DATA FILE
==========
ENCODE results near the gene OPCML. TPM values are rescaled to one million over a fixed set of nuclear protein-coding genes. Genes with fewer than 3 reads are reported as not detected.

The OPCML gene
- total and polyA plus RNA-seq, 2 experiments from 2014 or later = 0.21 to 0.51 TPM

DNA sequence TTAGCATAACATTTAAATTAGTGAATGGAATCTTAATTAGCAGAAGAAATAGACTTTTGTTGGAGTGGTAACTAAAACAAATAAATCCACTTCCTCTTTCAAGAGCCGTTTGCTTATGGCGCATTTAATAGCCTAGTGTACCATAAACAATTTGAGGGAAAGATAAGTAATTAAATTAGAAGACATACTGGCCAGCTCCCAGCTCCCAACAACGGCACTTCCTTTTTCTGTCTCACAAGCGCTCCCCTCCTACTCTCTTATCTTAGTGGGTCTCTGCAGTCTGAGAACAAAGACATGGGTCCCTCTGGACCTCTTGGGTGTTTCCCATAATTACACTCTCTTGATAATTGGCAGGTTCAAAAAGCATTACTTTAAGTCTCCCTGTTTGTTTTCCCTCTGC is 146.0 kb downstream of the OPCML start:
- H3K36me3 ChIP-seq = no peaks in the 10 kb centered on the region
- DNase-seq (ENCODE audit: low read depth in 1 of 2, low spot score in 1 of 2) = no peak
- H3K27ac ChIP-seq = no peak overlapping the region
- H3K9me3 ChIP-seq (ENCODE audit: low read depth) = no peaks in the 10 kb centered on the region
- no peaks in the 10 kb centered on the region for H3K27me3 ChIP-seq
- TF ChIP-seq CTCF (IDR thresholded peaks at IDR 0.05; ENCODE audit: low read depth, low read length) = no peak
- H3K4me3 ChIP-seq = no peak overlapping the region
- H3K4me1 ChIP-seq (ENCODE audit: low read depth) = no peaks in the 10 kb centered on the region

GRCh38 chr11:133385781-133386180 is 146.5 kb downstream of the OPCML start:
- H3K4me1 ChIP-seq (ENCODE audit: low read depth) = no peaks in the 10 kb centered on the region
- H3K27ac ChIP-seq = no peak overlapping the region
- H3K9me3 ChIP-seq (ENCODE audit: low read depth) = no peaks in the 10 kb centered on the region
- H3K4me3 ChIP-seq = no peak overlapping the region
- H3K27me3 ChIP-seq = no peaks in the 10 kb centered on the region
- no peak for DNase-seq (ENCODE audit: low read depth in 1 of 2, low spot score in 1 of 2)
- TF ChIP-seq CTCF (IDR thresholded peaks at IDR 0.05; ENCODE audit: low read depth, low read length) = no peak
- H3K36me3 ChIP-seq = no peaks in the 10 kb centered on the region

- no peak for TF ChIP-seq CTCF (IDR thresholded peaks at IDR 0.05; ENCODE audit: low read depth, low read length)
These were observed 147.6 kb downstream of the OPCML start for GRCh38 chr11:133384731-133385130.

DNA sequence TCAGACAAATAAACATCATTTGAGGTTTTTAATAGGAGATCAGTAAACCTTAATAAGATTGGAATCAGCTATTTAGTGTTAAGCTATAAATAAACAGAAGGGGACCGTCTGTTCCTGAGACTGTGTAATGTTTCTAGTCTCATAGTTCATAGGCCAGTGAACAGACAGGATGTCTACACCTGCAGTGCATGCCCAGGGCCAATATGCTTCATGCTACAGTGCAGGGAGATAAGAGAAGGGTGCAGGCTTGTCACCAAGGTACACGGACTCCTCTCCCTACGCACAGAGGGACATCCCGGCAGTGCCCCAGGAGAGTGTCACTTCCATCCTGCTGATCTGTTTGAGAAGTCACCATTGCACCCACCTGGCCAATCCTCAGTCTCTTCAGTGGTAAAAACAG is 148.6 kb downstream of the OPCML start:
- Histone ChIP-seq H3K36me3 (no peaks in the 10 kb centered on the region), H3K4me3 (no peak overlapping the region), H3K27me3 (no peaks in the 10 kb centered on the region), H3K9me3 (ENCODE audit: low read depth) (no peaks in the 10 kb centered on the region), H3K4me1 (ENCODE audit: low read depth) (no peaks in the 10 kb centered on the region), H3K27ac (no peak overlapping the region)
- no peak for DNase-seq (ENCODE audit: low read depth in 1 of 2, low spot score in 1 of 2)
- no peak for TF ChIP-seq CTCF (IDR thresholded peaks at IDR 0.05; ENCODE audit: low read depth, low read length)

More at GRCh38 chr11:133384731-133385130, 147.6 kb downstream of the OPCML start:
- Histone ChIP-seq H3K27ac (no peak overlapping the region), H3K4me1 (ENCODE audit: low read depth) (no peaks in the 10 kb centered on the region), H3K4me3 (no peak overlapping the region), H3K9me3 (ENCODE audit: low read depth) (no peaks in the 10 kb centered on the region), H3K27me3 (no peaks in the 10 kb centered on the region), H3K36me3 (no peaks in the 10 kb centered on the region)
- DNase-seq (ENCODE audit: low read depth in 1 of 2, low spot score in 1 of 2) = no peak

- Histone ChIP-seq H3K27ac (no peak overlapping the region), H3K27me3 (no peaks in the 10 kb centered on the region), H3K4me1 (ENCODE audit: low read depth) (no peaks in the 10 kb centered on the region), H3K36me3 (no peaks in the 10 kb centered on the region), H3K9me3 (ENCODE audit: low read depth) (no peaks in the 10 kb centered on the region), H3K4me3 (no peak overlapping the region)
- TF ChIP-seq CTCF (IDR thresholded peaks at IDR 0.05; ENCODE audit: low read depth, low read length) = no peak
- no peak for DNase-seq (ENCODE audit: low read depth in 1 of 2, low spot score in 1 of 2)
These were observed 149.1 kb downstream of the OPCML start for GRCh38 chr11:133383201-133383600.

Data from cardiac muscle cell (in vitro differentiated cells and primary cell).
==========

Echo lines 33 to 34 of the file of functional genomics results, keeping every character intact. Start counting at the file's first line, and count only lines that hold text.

- no peak for DNase-seq (ENCODE audit: low read depth in 1 of 2, low spot score in 1 of 2)
These were observed 149.1 kb downstream of the OPCML start for GRCh38 chr11:133383201-133383600.